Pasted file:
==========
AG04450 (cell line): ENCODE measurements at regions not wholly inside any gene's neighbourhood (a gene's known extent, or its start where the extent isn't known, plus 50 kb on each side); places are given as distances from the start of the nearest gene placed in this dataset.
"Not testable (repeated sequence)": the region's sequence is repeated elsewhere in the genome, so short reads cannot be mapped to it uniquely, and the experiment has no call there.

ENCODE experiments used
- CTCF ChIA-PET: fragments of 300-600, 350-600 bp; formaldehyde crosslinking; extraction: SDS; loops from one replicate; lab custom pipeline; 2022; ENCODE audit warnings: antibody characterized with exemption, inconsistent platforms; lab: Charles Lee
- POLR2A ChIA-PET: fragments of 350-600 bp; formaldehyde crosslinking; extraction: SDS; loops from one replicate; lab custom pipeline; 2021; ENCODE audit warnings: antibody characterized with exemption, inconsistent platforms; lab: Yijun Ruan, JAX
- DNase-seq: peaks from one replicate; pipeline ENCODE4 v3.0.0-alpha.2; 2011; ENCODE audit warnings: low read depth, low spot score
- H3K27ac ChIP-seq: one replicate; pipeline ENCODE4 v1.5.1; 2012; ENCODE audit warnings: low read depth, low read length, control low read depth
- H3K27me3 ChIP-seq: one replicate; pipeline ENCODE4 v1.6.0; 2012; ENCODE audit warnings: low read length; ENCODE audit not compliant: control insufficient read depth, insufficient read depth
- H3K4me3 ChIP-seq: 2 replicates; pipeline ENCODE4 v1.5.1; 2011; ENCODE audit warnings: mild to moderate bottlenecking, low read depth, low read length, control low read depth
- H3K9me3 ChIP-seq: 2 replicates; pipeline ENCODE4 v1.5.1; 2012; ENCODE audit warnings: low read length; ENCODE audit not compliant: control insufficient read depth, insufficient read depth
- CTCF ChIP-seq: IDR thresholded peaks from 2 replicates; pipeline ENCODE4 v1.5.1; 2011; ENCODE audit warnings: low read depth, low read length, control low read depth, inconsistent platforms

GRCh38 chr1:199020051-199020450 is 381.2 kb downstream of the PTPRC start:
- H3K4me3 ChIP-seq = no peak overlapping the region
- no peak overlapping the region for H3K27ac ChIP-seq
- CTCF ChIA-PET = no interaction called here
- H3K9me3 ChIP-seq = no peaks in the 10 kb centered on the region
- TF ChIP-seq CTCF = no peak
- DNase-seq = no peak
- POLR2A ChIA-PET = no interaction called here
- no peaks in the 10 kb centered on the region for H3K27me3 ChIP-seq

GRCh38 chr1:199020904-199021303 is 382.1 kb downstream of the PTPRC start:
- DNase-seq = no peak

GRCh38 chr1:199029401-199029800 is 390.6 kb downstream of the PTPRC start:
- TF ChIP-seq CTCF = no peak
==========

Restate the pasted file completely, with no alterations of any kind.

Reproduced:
AG04450 (cell line): ENCODE measurements at regions not wholly inside any gene's neighbourhood (a gene's known extent, or its start where the extent isn't known, plus 50 kb on each side); places are given as distances from the start of the nearest gene placed in this dataset.
"Not testable (repeated sequence)": the region's sequence is repeated elsewhere in the genome, so short reads cannot be mapped to it uniquely, and the experiment has no call there.

ENCODE experiments used
- CTCF ChIA-PET: fragments of 300-600, 350-600 bp; formaldehyde crosslinking; extraction: SDS; loops from one replicate; lab custom pipeline; 2022; ENCODE audit warnings: antibody characterized with exemption, inconsistent platforms; lab: Charles Lee
- POLR2A ChIA-PET: fragments of 350-600 bp; formaldehyde crosslinking; extraction: SDS; loops from one replicate; lab custom pipeline; 2021; ENCODE audit warnings: antibody characterized with exemption, inconsistent platforms; lab: Yijun Ruan, JAX
- DNase-seq: peaks from one replicate; pipeline ENCODE4 v3.0.0-alpha.2; 2011; ENCODE audit warnings: low read depth, low spot score
- H3K27ac ChIP-seq: one replicate; pipeline ENCODE4 v1.5.1; 2012; ENCODE audit warnings: low read depth, low read length, control low read depth
- H3K27me3 ChIP-seq: one replicate; pipeline ENCODE4 v1.6.0; 2012; ENCODE audit warnings: low read length; ENCODE audit not compliant: control insufficient read depth, insufficient read depth
- H3K4me3 ChIP-seq: 2 replicates; pipeline ENCODE4 v1.5.1; 2011; ENCODE audit warnings: mild to moderate bottlenecking, low read depth, low read length, control low read depth
- H3K9me3 ChIP-seq: 2 replicates; pipeline ENCODE4 v1.5.1; 2012; ENCODE audit warnings: low read length; ENCODE audit not compliant: control insufficient read depth, insufficient read depth
- CTCF ChIP-seq: IDR thresholded peaks from 2 replicates; pipeline ENCODE4 v1.5.1; 2011; ENCODE audit warnings: low read depth, low read length, control low read depth, inconsistent platforms

GRCh38 chr1:199020051-199020450 is 381.2 kb downstream of the PTPRC start:
- H3K4me3 ChIP-seq = no peak overlapping the region
- no peak overlapping the region for H3K27ac ChIP-seq
- CTCF ChIA-PET = no interaction called here
- H3K9me3 ChIP-seq = no peaks in the 10 kb centered on the region
- TF ChIP-seq CTCF = no peak
- DNase-seq = no peak
- POLR2A ChIA-PET = no interaction called here
- no peaks in the 10 kb centered on the region for H3K27me3 ChIP-seq

GRCh38 chr1:199020904-199021303 is 382.1 kb downstream of the PTPRC start:
- DNase-seq = no peak

GRCh38 chr1:199029401-199029800 is 390.6 kb downstream of the PTPRC start:
- TF ChIP-seq CTCF = no peak